Don't talk, if you can read; don't read if you can write; don't write if you can think. HANNA ARENDT, Diario filosófico

sábado, 15 de diciembre de 2012

Mary Astell


By Holly Thomanson  (1º BACH B)

Mary Astell is one of the earliest women philosophers of the early modern period not born into the class of nobility or wealth that allowed women to expand their intellectual horizons. She wrote various books called, Some Reflections Upon Marrige, Serious Proposal to the Ladies for the Advancement of Their True and Greatest Interest published around 1700. In these books she critiques the philosophical underpinnings of the institution of marrige in the 1700s, warning women of the dangers of hasty illconsidered choices. She argues that education will help women to make better matrimonial choices. Also, Astell suggests extending women's career options beyond mother and nun. Astell wanted all women to have the same opportunity as men to spend eternity in heaven with God.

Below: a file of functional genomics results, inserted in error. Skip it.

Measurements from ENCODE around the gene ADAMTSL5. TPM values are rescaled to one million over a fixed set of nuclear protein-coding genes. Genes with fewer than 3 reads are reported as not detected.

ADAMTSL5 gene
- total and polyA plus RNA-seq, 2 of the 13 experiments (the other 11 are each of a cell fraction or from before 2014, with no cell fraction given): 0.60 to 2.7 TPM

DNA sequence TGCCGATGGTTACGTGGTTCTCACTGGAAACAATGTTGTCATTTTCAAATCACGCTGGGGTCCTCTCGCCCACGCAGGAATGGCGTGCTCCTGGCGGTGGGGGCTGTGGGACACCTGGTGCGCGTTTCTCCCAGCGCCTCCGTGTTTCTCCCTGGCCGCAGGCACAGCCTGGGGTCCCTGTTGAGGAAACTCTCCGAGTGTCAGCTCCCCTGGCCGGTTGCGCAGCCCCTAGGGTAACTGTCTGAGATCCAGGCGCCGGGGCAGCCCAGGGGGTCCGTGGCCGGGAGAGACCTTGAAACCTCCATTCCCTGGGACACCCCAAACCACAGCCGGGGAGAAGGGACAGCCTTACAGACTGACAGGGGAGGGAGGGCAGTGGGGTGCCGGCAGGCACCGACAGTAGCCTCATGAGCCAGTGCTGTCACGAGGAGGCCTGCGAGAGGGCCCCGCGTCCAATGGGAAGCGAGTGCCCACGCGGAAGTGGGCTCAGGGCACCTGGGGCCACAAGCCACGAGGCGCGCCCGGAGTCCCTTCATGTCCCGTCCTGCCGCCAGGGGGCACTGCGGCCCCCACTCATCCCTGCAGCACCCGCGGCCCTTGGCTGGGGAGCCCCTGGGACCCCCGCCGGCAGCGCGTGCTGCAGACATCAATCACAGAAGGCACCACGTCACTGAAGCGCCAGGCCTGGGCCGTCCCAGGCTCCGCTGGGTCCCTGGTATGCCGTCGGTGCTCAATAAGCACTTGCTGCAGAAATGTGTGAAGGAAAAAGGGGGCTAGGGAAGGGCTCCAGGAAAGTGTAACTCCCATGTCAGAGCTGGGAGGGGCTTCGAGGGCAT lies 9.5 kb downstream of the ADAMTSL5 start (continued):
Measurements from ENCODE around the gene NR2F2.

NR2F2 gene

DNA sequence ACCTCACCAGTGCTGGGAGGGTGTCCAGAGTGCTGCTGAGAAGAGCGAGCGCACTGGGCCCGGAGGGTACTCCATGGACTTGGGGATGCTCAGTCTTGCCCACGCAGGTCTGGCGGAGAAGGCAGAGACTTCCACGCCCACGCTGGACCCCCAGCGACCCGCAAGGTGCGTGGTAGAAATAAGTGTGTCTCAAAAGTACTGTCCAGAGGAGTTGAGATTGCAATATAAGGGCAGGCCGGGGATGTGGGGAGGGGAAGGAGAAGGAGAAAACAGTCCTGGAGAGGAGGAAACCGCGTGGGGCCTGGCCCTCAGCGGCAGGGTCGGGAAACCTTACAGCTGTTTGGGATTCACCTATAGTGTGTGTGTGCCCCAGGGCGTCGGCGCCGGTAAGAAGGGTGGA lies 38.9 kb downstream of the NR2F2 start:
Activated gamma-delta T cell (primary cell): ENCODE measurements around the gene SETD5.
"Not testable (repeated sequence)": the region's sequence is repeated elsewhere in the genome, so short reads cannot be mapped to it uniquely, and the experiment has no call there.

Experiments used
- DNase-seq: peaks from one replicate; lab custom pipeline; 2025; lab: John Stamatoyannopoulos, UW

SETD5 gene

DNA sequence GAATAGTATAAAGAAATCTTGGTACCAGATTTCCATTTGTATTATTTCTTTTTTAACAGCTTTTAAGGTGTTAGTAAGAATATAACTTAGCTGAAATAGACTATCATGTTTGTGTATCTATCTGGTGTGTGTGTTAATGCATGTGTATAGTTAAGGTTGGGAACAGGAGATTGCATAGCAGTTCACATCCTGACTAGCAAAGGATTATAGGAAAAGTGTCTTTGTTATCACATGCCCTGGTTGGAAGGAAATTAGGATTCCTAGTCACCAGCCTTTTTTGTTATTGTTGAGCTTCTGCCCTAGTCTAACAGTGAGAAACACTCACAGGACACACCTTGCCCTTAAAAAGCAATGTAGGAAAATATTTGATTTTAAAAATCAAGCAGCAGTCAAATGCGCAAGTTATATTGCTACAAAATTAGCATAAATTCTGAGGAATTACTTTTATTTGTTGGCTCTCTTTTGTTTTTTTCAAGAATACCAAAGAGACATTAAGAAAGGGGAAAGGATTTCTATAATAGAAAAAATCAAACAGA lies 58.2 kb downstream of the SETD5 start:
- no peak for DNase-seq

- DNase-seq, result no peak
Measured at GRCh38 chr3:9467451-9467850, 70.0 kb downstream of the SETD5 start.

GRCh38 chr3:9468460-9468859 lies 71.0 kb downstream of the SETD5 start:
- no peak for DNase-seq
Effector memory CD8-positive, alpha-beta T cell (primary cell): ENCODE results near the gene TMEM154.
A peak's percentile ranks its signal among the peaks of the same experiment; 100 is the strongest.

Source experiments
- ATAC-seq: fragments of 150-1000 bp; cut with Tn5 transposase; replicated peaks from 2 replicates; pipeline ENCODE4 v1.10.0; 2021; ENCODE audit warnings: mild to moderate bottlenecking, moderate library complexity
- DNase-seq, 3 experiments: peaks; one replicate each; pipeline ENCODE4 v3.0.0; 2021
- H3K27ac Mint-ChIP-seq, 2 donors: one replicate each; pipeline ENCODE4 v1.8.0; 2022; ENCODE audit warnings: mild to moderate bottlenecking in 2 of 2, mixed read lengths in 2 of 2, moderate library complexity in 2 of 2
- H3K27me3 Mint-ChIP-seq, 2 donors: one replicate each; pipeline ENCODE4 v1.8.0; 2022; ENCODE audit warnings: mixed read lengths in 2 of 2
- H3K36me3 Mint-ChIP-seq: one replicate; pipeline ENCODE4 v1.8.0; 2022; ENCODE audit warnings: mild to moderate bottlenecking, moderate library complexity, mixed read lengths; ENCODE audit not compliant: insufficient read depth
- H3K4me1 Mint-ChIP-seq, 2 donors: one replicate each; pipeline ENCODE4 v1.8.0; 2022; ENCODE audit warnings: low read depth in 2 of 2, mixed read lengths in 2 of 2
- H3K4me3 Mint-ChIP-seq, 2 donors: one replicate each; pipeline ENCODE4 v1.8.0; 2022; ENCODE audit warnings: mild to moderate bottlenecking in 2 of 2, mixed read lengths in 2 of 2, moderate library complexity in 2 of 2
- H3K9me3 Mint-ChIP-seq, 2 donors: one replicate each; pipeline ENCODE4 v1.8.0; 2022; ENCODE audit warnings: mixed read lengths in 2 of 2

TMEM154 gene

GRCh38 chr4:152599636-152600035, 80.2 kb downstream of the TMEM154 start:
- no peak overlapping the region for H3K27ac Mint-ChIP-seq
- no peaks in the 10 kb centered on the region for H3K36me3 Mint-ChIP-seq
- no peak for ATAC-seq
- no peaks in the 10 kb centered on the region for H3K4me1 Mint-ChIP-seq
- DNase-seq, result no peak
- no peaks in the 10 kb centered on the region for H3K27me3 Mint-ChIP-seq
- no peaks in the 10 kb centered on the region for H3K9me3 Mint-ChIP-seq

A women should look for a good understanding, a virtuous mind and in all other aspects let there be as much equality as possible.
Mary Astell was remembered for her ability to debate freely with both contemporary men and women in society by engaging phisolophical debate instead of basing her arguments with historical evidence.
Descartes was a particular influence that allowed Astell to promote the idea that women as well as men had the ability to reason and that they should not be treated so poorly.

"If all men are born free, how is it
that all women are born slaves".
Mary Astell.

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